I can remember vividly the joy we felt when we became parents for the first time. It is true when people say that you never knew that you could love so deeply.
I can remember even more vividly the doctors telling us that our son may be blind … and the overwhelming sadness that followed for my wife and I.
The physical challenges of our son’s condition have been incredibly hard, he’s undergone 21 surgeries before his 3rd birthday … all with the hopes of providing him the most potential for sight.
There is definitely truth to the adage, whatever doesn’t kill you makes you stronger. That is the unexpected upside to adversity.
Every new parent has dreams of what their child is going to be like, or what activities they are going to do with them … like throwing a ball back and forth, or teaching them to ride their first bike, or seeing them drive off to college someday.
And though we’ve had to release these dreams … they have been replaced by a reality that is actually more beautiful. All of us who have children, love the children we have regardless of who they are. There is something divine in loving a child without motive or expectation; it allows you to find beauty and hope in the existence, rather than the achievements, of such a child.
As Andrew Solomon stated in his book, Far From The Tree,
“There is a compelling purity in parental engagement not with what might or should or will be, but with, simply, what is.”
When Jonas was born we were thrust into a new space of visual impairment in which we recognized quickly that the majority of eyeglass solutions were incredibly cost prohibitive and focused purely on function, often at the expense of a child being embarrassed to wear glasses. We were determined that if our son was going to have to wear glasses at a young age, they were going to be a fashion statement and he was going to feel like a little stud muffin in them.
So, like you do shortly after having your first child, you start a children’s eyeglass company. 🙂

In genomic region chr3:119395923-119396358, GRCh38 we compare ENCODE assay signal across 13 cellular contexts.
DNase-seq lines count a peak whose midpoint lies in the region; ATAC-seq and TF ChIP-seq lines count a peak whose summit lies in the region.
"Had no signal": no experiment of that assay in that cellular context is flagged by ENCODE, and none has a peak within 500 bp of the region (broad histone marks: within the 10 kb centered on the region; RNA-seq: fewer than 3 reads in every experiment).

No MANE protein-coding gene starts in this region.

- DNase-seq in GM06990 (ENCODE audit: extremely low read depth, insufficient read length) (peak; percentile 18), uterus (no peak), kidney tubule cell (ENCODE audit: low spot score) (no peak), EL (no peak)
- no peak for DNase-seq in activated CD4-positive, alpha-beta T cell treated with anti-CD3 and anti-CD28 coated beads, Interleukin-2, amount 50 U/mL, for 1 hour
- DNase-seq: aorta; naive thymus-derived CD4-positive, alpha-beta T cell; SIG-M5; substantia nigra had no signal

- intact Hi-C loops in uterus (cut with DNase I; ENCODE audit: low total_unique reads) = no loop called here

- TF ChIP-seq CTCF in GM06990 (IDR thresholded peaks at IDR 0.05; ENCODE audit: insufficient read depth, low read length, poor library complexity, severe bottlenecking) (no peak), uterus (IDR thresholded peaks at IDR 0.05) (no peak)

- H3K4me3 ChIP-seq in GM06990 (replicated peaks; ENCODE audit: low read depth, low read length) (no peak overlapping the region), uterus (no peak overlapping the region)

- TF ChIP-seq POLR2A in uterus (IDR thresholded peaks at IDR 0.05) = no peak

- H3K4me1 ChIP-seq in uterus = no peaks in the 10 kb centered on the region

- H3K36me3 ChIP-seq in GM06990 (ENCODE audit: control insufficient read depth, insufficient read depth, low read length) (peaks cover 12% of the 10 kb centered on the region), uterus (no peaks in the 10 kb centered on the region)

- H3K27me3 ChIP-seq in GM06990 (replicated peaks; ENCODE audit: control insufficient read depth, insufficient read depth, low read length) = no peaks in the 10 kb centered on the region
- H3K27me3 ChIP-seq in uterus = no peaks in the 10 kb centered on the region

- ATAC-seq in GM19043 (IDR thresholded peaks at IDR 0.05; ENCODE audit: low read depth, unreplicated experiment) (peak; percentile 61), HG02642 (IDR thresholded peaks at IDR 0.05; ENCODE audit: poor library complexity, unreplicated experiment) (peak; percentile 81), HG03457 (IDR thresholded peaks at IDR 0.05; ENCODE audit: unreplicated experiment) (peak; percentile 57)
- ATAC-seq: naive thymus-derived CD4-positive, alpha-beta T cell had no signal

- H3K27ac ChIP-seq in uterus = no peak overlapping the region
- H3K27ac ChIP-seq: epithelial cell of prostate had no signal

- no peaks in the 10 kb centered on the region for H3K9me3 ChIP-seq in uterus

Rob Bell articulates how suffering often inspires creativity when he wrote the following in his book Drops Like Stars,
“We plot. We plan. We assume things are going to go a certain way. And when they don’t, we find ourselves in a new place-a place we haven’t been before, a place we never would have imagined on our own.
It is the difficult and the unexpected, and maybe even the tragic, that opens us up and frees us to see things in new ways.
Many of the most significant moments in our lives come not because it all went right but because it all fell apart.
Suffering does that. It hurts, but it also creates.”
I can only speak from my experience, but in when I was in the space of comfort I found myself becoming emotionally numb to the needs and suffering of individuals around me, I found myself searching for a greater purpose, and though I would have never imagined it, or wished it upon anyone,
I received a clear answer in the form of intense pain and suffering, and my life was disrupted.
Often times, a natural response towards disability is to withdraw … and I do not fault anyone for taking this approach as I understand the challenges of being in public with a child that isn’t “normal.” The ignorant questions, the stares and double takes, the inability for other parents to relate.
But for us, a more natural response was to push out our suffering and use the energy to create. I attribute this response to our fine art education/background paired with the business ventures we had started … its as if we were being molded to be able to respond responsibly to an incredibly difficult situation and push it out to make an impact.